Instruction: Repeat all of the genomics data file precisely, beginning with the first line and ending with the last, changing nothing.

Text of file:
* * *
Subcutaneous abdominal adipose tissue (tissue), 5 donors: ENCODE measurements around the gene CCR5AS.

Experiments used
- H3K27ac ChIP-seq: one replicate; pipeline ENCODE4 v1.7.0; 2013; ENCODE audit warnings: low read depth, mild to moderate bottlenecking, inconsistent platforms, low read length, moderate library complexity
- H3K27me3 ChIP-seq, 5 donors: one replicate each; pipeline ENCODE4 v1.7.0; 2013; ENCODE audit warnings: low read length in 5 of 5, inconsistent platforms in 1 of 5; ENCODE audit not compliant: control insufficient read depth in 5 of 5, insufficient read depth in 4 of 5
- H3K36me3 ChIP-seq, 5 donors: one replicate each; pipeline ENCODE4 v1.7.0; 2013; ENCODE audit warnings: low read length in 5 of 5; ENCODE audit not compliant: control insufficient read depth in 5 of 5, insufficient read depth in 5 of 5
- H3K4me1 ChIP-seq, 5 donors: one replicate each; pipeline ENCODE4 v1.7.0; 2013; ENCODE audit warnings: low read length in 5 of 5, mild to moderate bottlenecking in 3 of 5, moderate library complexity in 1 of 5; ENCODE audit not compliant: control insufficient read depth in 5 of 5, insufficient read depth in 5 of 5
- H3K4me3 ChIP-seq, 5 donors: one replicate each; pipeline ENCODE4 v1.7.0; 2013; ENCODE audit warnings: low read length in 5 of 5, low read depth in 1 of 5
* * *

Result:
Subcutaneous abdominal adipose tissue (tissue), 5 donors: ENCODE measurements around the gene CCR5AS.

Experiments used
- H3K27ac ChIP-seq: one replicate; pipeline ENCODE4 v1.7.0; 2013; ENCODE audit warnings: low read depth, mild to moderate bottlenecking, inconsistent platforms, low read length, moderate library complexity
- H3K27me3 ChIP-seq, 5 donors: one replicate each; pipeline ENCODE4 v1.7.0; 2013; ENCODE audit warnings: low read length in 5 of 5, inconsistent platforms in 1 of 5; ENCODE audit not compliant: control insufficient read depth in 5 of 5, insufficient read depth in 4 of 5
- H3K36me3 ChIP-seq, 5 donors: one replicate each; pipeline ENCODE4 v1.7.0; 2013; ENCODE audit warnings: low read length in 5 of 5; ENCODE audit not compliant: control insufficient read depth in 5 of 5, insufficient read depth in 5 of 5
- H3K4me1 ChIP-seq, 5 donors: one replicate each; pipeline ENCODE4 v1.7.0; 2013; ENCODE audit warnings: low read length in 5 of 5, mild to moderate bottlenecking in 3 of 5, moderate library complexity in 1 of 5; ENCODE audit not compliant: control insufficient read depth in 5 of 5, insufficient read depth in 5 of 5
- H3K4me3 ChIP-seq, 5 donors: one replicate each; pipeline ENCODE4 v1.7.0; 2013; ENCODE audit warnings: low read length in 5 of 5, low read depth in 1 of 5